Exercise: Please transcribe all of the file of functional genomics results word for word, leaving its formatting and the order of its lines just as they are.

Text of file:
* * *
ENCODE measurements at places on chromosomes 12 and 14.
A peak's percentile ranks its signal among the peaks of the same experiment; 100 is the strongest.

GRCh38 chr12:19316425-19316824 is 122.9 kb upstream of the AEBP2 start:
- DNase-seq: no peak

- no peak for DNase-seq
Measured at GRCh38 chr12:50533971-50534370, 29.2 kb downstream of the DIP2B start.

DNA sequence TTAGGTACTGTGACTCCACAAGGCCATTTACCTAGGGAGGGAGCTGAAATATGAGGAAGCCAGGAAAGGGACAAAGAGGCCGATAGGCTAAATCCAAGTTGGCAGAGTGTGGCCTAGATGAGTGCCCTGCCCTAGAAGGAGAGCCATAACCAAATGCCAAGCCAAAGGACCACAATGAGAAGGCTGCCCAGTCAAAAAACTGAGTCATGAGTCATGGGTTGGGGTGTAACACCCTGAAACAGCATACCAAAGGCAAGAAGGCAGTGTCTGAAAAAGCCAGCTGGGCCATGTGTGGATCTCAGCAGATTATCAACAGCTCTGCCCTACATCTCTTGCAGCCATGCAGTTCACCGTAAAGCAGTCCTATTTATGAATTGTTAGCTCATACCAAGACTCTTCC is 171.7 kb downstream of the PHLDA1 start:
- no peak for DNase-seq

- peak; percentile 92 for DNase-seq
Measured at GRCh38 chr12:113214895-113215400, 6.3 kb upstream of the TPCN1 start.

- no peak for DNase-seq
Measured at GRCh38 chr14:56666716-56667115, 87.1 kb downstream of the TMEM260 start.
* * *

ENCODE measurements at places on chromosomes 12 and 14.
A peak's percentile ranks its signal among the peaks of the same experiment; 100 is the strongest.

GRCh38 chr12:19316425-19316824 is 122.9 kb upstream of the AEBP2 start:
- DNase-seq: no peak

- no peak for DNase-seq
Measured at GRCh38 chr12:50533971-50534370, 29.2 kb downstream of the DIP2B start.

DNA sequence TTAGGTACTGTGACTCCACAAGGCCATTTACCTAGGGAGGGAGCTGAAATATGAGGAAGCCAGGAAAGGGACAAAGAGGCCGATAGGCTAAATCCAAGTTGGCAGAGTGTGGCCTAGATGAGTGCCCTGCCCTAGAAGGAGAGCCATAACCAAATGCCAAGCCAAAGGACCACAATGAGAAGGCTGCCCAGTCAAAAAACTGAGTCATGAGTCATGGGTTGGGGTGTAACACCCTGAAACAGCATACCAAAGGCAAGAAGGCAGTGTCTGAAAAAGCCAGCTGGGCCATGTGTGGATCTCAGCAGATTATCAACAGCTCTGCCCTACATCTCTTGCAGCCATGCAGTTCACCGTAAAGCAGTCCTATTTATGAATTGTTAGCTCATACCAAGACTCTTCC is 171.7 kb downstream of the PHLDA1 start:
- no peak for DNase-seq

- peak; percentile 92 for DNase-seq
Measured at GRCh38 chr12:113214895-113215400, 6.3 kb upstream of the TPCN1 start.

- no peak for DNase-seq
Measured at GRCh38 chr14:56666716-56667115, 87.1 kb downstream of the TMEM260 start.